Tag Archives: Cato Institute

Interesting argument for the government recognizing same-sex marriage

Following the Supreme Court’s momentous ruling on government recognition of same-sex marriage this past Friday, Libertarianism.org offered an interesting line of reasoning from Jason Kuznicki of the Cato Institute.
 

 
At core, this argument should be interesting to conservative Christians as well as gays and lesbians — and everyone else — because it understands the issue of government recognition of a marriage in terms of the marriage’s fundamental nature, and that fundamental nature is the commitment between two people, not state or ecclesiastical sanction.

It’s also interesting to ask what, exactly, state or ecclesiastical sanction has contributed to the sanctity of marriage, now that the U.S. has arrived at a 50-percent divorce rate.

‘America has harsher [religious] restrictions than roughly 130 other countries,’ says The Atlantic

“Congress shall make no law respecting an establishment of religion, or prohibiting the free exercise thereof.” This is the first line of the first amendment in the United States Constitution; religious freedom was clearly a legal priority of the men who drafted the Bill of Rights. Yet, 225 years later, the Pew Research Center’s Religion and Public Life Project has said the United States places a “moderate” level of restrictions on religious practice compared to the other countries in the world. According to Pew, the U.S. saw a marked increase in hostility toward religion starting in 2009, and this level remained consistent in the following years.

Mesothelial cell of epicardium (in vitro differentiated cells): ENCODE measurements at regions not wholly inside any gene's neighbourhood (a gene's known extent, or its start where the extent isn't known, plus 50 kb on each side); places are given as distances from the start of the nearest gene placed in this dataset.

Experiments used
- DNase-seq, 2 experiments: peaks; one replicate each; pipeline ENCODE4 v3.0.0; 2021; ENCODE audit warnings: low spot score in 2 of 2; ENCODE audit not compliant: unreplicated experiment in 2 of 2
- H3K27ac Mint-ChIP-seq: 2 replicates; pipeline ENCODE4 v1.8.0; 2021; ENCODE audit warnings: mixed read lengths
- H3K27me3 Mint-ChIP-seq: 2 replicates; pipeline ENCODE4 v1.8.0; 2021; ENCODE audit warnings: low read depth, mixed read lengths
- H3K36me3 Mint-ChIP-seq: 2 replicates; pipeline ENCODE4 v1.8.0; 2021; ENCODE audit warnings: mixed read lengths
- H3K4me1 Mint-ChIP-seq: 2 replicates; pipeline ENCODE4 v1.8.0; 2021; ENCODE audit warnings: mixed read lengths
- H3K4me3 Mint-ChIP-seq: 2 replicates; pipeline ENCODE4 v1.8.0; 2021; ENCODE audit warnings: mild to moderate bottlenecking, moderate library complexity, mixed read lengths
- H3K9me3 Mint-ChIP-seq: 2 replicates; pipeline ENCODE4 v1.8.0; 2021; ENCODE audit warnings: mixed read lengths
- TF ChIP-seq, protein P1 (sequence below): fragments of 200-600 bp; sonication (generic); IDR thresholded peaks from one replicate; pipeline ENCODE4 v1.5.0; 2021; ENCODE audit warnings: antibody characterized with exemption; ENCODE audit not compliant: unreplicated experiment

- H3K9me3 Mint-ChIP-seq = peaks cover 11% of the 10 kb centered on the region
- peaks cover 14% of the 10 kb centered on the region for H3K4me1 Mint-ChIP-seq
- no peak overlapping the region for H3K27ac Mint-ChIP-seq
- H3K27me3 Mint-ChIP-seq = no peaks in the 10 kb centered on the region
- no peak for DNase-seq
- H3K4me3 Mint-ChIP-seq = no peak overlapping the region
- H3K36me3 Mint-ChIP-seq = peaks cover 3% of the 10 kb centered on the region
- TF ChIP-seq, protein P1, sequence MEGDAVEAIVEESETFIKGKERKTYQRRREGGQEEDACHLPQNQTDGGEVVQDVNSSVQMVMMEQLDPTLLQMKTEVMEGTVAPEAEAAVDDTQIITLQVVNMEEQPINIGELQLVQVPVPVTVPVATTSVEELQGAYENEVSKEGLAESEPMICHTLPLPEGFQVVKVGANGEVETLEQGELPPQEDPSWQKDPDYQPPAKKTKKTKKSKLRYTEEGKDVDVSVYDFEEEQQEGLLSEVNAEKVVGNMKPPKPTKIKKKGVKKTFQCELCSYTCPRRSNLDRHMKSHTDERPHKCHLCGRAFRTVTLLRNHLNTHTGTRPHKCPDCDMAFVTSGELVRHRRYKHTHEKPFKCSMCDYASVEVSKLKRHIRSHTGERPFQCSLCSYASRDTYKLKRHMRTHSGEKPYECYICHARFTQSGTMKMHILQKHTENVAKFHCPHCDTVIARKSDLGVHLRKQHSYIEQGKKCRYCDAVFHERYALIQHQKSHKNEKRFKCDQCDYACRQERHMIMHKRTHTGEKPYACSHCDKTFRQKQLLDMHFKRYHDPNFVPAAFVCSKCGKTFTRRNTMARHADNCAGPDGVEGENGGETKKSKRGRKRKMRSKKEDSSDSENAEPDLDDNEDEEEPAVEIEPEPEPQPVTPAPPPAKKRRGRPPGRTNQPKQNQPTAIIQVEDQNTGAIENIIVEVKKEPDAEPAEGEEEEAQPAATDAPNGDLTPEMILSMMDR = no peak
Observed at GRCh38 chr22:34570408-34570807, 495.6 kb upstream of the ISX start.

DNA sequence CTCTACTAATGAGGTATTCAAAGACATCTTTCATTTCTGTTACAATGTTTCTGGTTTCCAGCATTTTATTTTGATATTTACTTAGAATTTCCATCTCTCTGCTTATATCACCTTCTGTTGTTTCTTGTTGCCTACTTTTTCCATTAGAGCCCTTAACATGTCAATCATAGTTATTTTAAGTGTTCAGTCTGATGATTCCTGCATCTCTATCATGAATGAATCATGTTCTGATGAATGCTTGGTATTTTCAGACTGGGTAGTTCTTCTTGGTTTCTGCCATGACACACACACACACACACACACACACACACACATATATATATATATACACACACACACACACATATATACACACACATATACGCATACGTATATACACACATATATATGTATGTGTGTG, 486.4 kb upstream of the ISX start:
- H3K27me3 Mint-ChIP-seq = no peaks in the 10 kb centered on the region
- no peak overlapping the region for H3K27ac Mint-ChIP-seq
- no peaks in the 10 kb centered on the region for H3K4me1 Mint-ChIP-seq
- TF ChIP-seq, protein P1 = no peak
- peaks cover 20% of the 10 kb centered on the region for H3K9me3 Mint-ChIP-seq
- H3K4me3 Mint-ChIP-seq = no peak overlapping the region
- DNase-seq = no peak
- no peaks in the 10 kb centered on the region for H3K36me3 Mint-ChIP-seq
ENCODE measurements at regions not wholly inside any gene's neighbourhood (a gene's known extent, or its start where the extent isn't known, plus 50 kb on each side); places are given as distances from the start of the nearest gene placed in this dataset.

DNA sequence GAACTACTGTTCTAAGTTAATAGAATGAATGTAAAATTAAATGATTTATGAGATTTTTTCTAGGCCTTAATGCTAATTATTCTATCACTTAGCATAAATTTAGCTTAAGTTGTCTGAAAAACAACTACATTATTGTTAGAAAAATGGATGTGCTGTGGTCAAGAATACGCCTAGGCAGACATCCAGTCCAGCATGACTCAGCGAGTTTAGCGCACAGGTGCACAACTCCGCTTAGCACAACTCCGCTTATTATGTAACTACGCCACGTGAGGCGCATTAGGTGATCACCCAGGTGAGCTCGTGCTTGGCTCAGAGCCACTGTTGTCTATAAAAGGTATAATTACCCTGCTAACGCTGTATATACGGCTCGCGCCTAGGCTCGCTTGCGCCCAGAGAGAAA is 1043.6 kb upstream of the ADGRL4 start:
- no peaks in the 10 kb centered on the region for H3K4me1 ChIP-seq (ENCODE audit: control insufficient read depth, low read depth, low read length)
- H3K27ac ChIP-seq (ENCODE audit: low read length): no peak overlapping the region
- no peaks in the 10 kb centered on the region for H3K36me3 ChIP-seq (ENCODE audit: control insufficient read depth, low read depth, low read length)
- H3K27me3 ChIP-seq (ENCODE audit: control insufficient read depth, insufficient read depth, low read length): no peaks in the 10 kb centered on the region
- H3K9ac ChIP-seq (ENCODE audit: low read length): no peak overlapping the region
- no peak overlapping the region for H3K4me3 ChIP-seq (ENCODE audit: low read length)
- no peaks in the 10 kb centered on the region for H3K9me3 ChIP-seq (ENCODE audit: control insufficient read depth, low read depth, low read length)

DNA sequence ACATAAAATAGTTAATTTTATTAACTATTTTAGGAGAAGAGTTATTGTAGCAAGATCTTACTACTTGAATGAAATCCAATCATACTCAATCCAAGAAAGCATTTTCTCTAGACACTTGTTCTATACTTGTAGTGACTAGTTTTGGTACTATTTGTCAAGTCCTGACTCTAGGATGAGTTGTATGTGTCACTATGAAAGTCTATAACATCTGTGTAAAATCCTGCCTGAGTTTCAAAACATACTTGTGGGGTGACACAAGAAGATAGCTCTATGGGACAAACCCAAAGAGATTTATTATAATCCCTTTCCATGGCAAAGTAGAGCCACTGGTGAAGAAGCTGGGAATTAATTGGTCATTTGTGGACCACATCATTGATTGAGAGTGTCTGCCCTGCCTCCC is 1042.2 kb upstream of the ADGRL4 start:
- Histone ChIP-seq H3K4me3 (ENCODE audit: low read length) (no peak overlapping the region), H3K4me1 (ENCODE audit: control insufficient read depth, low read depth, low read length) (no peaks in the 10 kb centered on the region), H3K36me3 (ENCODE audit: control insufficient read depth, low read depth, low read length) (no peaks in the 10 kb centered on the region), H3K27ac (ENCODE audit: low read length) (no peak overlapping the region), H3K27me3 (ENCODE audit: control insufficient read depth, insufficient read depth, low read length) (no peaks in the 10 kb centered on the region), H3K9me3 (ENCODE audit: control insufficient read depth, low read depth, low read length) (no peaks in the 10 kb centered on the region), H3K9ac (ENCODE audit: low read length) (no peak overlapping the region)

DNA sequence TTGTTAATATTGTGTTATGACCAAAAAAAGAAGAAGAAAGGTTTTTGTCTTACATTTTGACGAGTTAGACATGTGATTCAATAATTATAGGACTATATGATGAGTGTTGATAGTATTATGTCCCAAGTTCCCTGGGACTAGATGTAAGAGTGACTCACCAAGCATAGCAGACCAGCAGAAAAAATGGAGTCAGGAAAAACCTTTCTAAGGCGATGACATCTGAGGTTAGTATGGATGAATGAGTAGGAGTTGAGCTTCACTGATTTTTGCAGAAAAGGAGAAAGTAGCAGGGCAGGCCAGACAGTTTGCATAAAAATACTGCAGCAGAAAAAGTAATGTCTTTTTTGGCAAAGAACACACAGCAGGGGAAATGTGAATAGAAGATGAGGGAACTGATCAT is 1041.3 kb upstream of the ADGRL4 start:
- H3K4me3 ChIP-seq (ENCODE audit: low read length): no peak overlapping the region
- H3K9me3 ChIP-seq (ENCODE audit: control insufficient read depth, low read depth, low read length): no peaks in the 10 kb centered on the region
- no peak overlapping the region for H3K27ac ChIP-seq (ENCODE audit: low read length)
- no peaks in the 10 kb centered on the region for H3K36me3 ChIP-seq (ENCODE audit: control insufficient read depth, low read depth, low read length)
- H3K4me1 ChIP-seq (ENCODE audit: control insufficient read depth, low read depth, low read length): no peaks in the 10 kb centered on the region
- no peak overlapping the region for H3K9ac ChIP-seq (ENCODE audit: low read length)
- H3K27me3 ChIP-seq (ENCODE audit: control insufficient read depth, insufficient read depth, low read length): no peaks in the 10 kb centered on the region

So begins an article by Emma Green in The Atlantic entitled, “The U.S. Puts ‘Moderate’ restrictions on Religious Freedom.”

The chart with the article is fascinating, allowing an interactive look at changes in religious liberties — or losses of religious liberties — around the globe.

To me, it’s a reminder: In every corner of the United States today, the First Amendment is under attack, including ridiculous attacks on student and faculty speech on university campuses as well as federal government assaults on individual conscience.

You ought to seek the most liberty for everyone, even people you dislike and disagree-with. The alternative? Liberties that alternate with the fluctuations of political power.

 

The Washington Post’s simplistic view of diversity

David Boaz of the Cato Institute dissects and dices the Washington Post‘s painfully simple view of diversity in this blog post.